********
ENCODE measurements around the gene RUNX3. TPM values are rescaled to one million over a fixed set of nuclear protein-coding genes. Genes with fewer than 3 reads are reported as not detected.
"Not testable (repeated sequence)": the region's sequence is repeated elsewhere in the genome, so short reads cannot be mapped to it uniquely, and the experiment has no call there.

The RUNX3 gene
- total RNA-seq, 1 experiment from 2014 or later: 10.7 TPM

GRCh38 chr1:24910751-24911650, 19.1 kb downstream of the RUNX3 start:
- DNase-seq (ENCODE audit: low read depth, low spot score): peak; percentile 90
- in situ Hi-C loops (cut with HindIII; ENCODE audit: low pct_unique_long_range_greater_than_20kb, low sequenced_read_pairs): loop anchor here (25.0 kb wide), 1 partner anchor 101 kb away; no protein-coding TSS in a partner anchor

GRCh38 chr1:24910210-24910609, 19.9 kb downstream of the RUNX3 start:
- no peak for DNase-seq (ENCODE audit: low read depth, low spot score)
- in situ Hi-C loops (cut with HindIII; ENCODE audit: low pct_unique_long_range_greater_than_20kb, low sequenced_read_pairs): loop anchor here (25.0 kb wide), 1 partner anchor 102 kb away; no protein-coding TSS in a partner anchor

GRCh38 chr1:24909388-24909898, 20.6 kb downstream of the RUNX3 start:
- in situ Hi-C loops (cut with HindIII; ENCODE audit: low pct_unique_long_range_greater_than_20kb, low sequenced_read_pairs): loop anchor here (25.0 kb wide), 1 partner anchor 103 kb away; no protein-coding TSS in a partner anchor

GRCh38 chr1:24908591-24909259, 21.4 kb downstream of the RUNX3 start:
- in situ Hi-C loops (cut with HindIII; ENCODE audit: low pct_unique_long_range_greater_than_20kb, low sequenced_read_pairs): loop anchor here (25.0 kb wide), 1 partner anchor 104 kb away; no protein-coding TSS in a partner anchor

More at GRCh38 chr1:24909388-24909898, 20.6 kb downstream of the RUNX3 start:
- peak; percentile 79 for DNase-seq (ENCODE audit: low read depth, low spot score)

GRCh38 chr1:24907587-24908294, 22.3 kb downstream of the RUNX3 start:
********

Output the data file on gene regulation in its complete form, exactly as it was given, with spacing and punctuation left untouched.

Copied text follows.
ENCODE measurements around the gene RUNX3. TPM values are rescaled to one million over a fixed set of nuclear protein-coding genes. Genes with fewer than 3 reads are reported as not detected.
"Not testable (repeated sequence)": the region's sequence is repeated elsewhere in the genome, so short reads cannot be mapped to it uniquely, and the experiment has no call there.

The RUNX3 gene
- total RNA-seq, 1 experiment from 2014 or later: 10.7 TPM

GRCh38 chr1:24910751-24911650, 19.1 kb downstream of the RUNX3 start:
- DNase-seq (ENCODE audit: low read depth, low spot score): peak; percentile 90
- in situ Hi-C loops (cut with HindIII; ENCODE audit: low pct_unique_long_range_greater_than_20kb, low sequenced_read_pairs): loop anchor here (25.0 kb wide), 1 partner anchor 101 kb away; no protein-coding TSS in a partner anchor

GRCh38 chr1:24910210-24910609, 19.9 kb downstream of the RUNX3 start:
- no peak for DNase-seq (ENCODE audit: low read depth, low spot score)
- in situ Hi-C loops (cut with HindIII; ENCODE audit: low pct_unique_long_range_greater_than_20kb, low sequenced_read_pairs): loop anchor here (25.0 kb wide), 1 partner anchor 102 kb away; no protein-coding TSS in a partner anchor

GRCh38 chr1:24909388-24909898, 20.6 kb downstream of the RUNX3 start:
- in situ Hi-C loops (cut with HindIII; ENCODE audit: low pct_unique_long_range_greater_than_20kb, low sequenced_read_pairs): loop anchor here (25.0 kb wide), 1 partner anchor 103 kb away; no protein-coding TSS in a partner anchor

GRCh38 chr1:24908591-24909259, 21.4 kb downstream of the RUNX3 start:
- in situ Hi-C loops (cut with HindIII; ENCODE audit: low pct_unique_long_range_greater_than_20kb, low sequenced_read_pairs): loop anchor here (25.0 kb wide), 1 partner anchor 104 kb away; no protein-coding TSS in a partner anchor

More at GRCh38 chr1:24909388-24909898, 20.6 kb downstream of the RUNX3 start:
- peak; percentile 79 for DNase-seq (ENCODE audit: low read depth, low spot score)

GRCh38 chr1:24907587-24908294, 22.3 kb downstream of the RUNX3 start: